(Bond et al., 2000). Additional information on these studies can be found at the NBPTS’s website <www.nbpts.org> and in professional journals.
Connecticut, working in collaboration with INTASC, exemplifies a state that has implemented a licensing system that relies on performance-based assessments. Connecticut’s Beginning Educator Support and Training Program is a comprehensive three-year induction program that involves both mentoring and support for beginning teachers and a portfolio assessment. The philosophy behind Connecticut’s program is that effective teaching involves mastery of both content and pedagogy. This philosophy is reflected in Connecticut’s Common Core of Teaching, which in intended to present a comprehensive view of the accomplished teacher. The Common Core of Teaching specifies what teachers should know, how they should apply their knowledge, and how they should demonstrate professional responsibility (see Appendix F). The Common Core of Teaching guides state policies related to preservice training, induction, evaluation, and the professional growth of all teachers. The state also has subject-specific standards.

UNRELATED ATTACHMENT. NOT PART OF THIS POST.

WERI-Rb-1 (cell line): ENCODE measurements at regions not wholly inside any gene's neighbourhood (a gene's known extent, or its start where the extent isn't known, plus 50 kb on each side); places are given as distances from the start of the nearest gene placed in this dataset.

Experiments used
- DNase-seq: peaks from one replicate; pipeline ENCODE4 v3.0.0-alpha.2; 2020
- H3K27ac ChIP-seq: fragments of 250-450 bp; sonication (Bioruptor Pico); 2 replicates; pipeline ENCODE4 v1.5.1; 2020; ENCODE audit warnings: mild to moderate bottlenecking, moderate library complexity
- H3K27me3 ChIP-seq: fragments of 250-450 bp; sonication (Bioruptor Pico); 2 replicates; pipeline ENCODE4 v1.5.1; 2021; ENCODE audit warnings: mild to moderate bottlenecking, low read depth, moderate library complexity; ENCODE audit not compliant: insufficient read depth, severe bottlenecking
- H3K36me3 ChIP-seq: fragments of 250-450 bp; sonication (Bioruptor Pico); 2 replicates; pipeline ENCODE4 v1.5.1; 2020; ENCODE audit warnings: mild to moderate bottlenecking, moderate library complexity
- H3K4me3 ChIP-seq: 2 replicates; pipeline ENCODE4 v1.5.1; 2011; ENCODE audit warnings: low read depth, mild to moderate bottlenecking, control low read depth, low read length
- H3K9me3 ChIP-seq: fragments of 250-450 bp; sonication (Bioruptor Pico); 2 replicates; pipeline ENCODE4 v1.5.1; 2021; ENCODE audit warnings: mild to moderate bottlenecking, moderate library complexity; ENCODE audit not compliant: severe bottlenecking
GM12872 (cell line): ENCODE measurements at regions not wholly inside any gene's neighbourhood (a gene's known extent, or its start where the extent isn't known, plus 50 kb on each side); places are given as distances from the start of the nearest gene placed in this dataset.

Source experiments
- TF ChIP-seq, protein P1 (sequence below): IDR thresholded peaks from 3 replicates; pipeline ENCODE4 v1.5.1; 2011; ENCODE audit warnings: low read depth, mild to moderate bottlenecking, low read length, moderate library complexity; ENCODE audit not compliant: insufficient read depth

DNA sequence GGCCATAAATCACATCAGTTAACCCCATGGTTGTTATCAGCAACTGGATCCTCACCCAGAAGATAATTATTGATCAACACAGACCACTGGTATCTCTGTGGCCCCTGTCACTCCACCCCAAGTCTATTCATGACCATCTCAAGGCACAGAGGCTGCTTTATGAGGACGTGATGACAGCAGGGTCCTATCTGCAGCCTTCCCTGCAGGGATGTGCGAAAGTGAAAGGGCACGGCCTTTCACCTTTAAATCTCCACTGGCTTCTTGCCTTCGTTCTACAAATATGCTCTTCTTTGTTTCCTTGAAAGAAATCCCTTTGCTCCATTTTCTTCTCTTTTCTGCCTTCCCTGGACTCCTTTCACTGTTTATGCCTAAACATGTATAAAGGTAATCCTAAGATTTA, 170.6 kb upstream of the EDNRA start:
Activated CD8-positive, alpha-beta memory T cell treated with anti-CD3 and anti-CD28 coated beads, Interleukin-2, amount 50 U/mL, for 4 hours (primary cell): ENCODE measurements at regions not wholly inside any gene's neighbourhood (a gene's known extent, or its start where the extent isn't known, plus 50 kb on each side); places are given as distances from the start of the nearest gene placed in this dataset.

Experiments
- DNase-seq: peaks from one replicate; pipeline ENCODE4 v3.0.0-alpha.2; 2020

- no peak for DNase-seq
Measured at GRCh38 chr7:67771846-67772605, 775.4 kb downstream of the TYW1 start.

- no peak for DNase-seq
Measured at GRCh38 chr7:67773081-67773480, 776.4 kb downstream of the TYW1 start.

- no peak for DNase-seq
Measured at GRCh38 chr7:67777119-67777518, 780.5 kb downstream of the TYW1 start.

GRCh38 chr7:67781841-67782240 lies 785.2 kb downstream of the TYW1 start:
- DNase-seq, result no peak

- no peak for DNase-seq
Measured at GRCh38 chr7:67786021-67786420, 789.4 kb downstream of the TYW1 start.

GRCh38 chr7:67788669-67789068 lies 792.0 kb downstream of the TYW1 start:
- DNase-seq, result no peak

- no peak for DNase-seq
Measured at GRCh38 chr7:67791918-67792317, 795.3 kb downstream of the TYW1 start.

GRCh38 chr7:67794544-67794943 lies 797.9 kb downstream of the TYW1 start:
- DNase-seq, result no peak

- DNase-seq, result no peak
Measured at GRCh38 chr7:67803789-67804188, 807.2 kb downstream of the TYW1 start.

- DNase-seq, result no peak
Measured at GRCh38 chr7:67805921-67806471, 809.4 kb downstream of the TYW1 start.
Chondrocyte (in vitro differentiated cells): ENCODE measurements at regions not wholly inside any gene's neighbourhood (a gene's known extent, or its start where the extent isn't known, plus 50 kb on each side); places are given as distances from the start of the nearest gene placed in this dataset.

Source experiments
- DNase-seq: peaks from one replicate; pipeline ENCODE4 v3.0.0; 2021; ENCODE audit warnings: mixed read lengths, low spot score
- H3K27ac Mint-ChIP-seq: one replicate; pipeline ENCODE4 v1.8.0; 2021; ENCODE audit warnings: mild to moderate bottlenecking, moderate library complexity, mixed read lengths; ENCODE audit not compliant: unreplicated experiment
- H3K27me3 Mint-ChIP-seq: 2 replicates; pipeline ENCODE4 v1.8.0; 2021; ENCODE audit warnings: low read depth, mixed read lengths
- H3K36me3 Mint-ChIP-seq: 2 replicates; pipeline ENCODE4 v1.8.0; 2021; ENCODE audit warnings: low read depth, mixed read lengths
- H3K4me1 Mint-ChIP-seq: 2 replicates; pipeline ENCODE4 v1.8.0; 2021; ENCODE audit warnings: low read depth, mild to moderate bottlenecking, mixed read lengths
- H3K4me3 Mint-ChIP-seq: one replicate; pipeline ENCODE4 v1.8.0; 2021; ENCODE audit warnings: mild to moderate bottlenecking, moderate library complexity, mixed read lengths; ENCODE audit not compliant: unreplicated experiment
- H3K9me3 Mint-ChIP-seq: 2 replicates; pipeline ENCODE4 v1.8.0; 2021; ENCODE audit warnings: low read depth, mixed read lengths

The preservice training requirements for prospective teachers are specified in terms of a set of competencies as distinct from a list of required courses. The competencies encompass the body of knowledge and skills the state believes individuals should develop as they progress through the teacher education program. Prospective teachers must pass Praxis I to enter a teacher preparation program and Praxis II to be recommended for licensure.
During their first three years of teaching, beginning teachers receive support from school- or district-based mentors and through state-sponsored professional development activities. During their second year, teachers must compile and submit a discipline-specific teaching portfolio. In the portfolio, teachers document their methods of lesson planning, teaching, assessment of student learning, and self-reflection in a 7- to 10-day unit of instruction. The portfolio includes information from multiple sources, such as lesson logs, videotapes of teaching, teacher commentaries, examples of student work, and formal and informal assessments. The state offers seminars that instruct teachers in ways to meet professional standards through the portfolio process.
Scorers are trained to evaluate the portfolios using criteria based on content-focused teaching standards. Portfolio scorers receive up to 70 hours of training and must meet a proficiency standard before being eligible to score. If the portfolio does not meet the acceptable standards, the teacher is provided with another opportunity to submit a portfolio during the third year of teaching. If a teacher fails to meet the standard by then, he or she is ineligible to apply for a Connecticut provisional certificate and cannot teach in Connecticut public